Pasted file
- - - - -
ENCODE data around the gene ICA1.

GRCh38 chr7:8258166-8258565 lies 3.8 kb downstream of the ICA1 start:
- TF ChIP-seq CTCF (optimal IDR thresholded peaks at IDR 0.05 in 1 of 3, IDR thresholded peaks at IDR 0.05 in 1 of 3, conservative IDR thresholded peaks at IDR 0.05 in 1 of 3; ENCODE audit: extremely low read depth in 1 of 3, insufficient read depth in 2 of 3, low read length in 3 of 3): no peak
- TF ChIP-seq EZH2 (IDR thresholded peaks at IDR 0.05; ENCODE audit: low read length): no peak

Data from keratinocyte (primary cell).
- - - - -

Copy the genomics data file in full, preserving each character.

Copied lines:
ENCODE data around the gene ICA1.

GRCh38 chr7:8258166-8258565 lies 3.8 kb downstream of the ICA1 start:
- TF ChIP-seq CTCF (optimal IDR thresholded peaks at IDR 0.05 in 1 of 3, IDR thresholded peaks at IDR 0.05 in 1 of 3, conservative IDR thresholded peaks at IDR 0.05 in 1 of 3; ENCODE audit: extremely low read depth in 1 of 3, insufficient read depth in 2 of 3, low read length in 3 of 3): no peak
- TF ChIP-seq EZH2 (IDR thresholded peaks at IDR 0.05; ENCODE audit: low read length): no peak

Data from keratinocyte (primary cell).